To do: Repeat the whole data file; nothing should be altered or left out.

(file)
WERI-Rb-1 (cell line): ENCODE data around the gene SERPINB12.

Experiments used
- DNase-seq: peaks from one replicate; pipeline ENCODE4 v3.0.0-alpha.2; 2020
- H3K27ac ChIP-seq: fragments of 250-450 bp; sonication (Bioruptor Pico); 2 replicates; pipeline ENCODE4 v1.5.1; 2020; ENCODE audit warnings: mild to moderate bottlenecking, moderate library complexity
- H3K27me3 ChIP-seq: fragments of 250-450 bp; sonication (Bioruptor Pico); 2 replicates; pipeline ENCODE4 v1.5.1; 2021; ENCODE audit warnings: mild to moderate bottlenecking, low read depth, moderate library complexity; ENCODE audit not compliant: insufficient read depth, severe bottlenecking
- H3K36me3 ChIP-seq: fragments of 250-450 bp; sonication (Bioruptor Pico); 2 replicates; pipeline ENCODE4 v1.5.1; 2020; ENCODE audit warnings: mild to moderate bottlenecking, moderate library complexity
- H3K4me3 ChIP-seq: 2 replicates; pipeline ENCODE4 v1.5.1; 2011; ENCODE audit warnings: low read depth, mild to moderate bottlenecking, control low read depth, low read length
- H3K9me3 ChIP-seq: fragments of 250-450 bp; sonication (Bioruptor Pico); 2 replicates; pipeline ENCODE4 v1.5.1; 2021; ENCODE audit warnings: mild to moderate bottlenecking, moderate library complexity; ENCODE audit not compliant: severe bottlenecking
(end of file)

WERI-Rb-1 (cell line): ENCODE data around the gene SERPINB12.

Experiments used
- DNase-seq: peaks from one replicate; pipeline ENCODE4 v3.0.0-alpha.2; 2020
- H3K27ac ChIP-seq: fragments of 250-450 bp; sonication (Bioruptor Pico); 2 replicates; pipeline ENCODE4 v1.5.1; 2020; ENCODE audit warnings: mild to moderate bottlenecking, moderate library complexity
- H3K27me3 ChIP-seq: fragments of 250-450 bp; sonication (Bioruptor Pico); 2 replicates; pipeline ENCODE4 v1.5.1; 2021; ENCODE audit warnings: mild to moderate bottlenecking, low read depth, moderate library complexity; ENCODE audit not compliant: insufficient read depth, severe bottlenecking
- H3K36me3 ChIP-seq: fragments of 250-450 bp; sonication (Bioruptor Pico); 2 replicates; pipeline ENCODE4 v1.5.1; 2020; ENCODE audit warnings: mild to moderate bottlenecking, moderate library complexity
- H3K4me3 ChIP-seq: 2 replicates; pipeline ENCODE4 v1.5.1; 2011; ENCODE audit warnings: low read depth, mild to moderate bottlenecking, control low read depth, low read length
- H3K9me3 ChIP-seq: fragments of 250-450 bp; sonication (Bioruptor Pico); 2 replicates; pipeline ENCODE4 v1.5.1; 2021; ENCODE audit warnings: mild to moderate bottlenecking, moderate library complexity; ENCODE audit not compliant: severe bottlenecking